This is when the payback starts. We got up early to go to the INS office in Garden City for a 10:20 a.m. appointment. I am not allowed to go to the second floor with her for the interview, but I give her all the paperwork and wait downstairs with plenty of reading material, a necessity when dealing with the INS. Two and a half hours later she returns and advises me that her case is still pending and shows me the paperwork from the INS examiner who conducted the interview. He insists on actual copies of the tax returns and additional proof "as to the validity of the marriage" to be submitted by February 1. In talking with my wife, something begins to really smell rank. When she showed him the tax return transcripts he acknowledged that these were obtained from the IRS, but insisted to her that he needed to see the returns themselves. Apparently a certified copy of a government document from a co-equal branch of the same government would not suffice. Regarding the validity of the marriage issue (none of which was mentioned in the notice scheduling the interview), he suggested proof of a joint bank account (which the INS already had). She told him that I was downstairs waiting for her and that I had the checkbook with me, so she could get it from me quickly and settle that issue. His response was that it would be better (?!?!) if we mailed it to him.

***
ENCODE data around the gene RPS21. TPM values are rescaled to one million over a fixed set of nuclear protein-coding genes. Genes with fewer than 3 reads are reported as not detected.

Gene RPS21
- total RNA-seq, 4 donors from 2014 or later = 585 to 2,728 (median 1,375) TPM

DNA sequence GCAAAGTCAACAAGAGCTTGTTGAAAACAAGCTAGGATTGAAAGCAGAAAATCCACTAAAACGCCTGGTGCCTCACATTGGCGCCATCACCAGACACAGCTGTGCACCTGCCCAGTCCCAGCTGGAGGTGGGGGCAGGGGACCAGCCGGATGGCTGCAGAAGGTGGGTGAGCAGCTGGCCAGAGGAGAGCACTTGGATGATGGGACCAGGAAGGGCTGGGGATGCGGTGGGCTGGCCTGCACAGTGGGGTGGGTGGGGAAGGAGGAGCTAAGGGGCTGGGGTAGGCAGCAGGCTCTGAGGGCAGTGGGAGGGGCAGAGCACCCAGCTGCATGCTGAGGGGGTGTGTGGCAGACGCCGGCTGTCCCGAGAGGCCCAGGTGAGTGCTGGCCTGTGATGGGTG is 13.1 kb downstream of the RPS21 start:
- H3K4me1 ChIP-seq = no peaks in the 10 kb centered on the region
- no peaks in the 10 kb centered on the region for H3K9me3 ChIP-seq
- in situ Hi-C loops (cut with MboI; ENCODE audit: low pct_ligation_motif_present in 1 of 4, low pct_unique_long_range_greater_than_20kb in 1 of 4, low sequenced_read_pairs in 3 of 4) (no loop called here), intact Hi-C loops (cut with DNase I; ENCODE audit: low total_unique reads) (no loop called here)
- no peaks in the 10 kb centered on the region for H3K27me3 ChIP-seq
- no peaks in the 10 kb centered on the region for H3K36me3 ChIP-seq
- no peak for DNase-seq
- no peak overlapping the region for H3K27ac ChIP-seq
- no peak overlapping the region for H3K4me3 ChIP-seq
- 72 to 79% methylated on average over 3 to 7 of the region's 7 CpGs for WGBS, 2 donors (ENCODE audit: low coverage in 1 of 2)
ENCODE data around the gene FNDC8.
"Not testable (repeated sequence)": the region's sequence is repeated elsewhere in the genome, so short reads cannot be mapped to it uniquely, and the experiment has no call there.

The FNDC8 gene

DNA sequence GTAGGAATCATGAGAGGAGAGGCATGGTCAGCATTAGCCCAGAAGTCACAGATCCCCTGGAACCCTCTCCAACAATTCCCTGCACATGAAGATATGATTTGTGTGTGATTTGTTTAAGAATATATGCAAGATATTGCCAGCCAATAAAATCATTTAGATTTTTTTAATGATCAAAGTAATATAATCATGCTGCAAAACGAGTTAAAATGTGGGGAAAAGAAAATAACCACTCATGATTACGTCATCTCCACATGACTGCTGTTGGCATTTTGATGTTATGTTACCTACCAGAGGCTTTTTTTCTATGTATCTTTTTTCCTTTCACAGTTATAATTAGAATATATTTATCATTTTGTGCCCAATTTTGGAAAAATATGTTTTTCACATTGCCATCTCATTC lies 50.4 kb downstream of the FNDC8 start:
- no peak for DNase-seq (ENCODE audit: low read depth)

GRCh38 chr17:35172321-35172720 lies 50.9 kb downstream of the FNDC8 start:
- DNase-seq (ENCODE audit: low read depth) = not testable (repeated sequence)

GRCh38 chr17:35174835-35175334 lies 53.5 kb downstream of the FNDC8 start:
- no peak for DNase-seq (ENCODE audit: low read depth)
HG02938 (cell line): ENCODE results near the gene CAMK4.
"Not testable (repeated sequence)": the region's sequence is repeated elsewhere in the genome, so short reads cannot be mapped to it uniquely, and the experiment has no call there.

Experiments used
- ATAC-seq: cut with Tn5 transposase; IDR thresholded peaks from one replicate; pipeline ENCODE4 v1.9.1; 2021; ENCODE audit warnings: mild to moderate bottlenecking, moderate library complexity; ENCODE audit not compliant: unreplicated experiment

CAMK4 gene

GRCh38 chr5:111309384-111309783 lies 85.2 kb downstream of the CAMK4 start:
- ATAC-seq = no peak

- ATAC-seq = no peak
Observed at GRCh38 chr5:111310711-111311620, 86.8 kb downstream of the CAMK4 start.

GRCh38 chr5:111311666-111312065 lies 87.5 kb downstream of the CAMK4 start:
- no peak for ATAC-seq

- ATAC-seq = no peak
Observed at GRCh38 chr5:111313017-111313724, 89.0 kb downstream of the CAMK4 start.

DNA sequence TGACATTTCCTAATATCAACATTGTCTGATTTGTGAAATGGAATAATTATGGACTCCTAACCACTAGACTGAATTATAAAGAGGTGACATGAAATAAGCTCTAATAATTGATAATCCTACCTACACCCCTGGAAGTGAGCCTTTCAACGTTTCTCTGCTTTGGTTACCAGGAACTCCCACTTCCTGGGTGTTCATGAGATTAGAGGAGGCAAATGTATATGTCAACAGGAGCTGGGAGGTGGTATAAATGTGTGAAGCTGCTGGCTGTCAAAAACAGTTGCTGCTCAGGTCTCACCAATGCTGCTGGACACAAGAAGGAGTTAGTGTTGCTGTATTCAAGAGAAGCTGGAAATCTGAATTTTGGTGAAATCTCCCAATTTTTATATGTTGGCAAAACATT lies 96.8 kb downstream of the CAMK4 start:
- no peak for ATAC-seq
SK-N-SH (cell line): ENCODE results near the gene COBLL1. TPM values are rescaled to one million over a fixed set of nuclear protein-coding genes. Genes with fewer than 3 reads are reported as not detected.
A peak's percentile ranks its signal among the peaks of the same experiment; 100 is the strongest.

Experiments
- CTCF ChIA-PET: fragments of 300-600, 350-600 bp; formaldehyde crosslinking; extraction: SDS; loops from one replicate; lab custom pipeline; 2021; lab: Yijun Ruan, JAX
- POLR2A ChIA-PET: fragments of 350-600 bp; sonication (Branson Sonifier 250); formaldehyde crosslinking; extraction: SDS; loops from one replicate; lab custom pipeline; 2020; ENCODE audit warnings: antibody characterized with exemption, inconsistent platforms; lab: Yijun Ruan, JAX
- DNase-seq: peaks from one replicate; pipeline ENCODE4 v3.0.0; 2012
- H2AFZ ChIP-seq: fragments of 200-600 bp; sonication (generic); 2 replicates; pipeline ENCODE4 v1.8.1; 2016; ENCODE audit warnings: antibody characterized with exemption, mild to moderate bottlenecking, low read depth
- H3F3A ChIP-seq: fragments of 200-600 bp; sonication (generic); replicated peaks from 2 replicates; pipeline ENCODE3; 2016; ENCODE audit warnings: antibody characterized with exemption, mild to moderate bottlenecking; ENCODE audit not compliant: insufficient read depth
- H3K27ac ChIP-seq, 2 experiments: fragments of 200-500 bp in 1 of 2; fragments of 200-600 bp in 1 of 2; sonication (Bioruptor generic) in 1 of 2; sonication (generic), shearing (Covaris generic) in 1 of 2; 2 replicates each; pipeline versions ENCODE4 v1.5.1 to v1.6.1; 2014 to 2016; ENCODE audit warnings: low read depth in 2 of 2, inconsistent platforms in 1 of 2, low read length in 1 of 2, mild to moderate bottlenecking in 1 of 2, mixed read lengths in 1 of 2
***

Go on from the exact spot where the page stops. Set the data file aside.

This comment of his, however, is the most convincing reason for me why I think that this examiner was engaging in payback. When he first started talking with her, he pointed out to my wife that her appointment had been moved ahead. She pointed out that it had been rescheduled, to which he said that she missed her first appointment. She said that she had contacted the office to reschedule when the original date posed a conflict. He then said, "I see your Congresswoman helped you out." I wish I had been in there. I would have asked him how that comment was relevant.

In any event, I sent "additional proof as to the validity of the marriage" and a letter explaining why I had not been able to get the original tax returns for the interview and asked why the tax return transcripts would not suffice. I received a letter back from the INS examiner without the courtesy of an explanation or response to my question, simply requesting the tax returns by March 1. I finally decided that her naturalization was more important than trying to win this battle. I hoped to win the war, but for now I decided to jump through the INS examiner's hoops. I sent a completed Form 4506 to the IRS along with my payment via Express Mail and upon receiving the copies, I sent them on to the examiner, by March 1, also via Express Mail. Two weeks later her swearing in ceremony was scheduled.

I hope this guy's next assignment was stampng visa applications in Ulan Bator.

Greg Weeks 8:23 AM  

That's crazy. I think the waiting is the single thread that connects virtually every immigration story.

Anonymous,  11:46 AM  

I believe that dealing with them - and I hasten to point out that I have worked for the Federal government and grew up the son of a civilian employee of the US Army - has been the most difficult government agency that I have ever dealt with. The single greatest benefit of my wife having her citizenship is the fact that the only time we have to deal with these jackasses is when we come back to the US.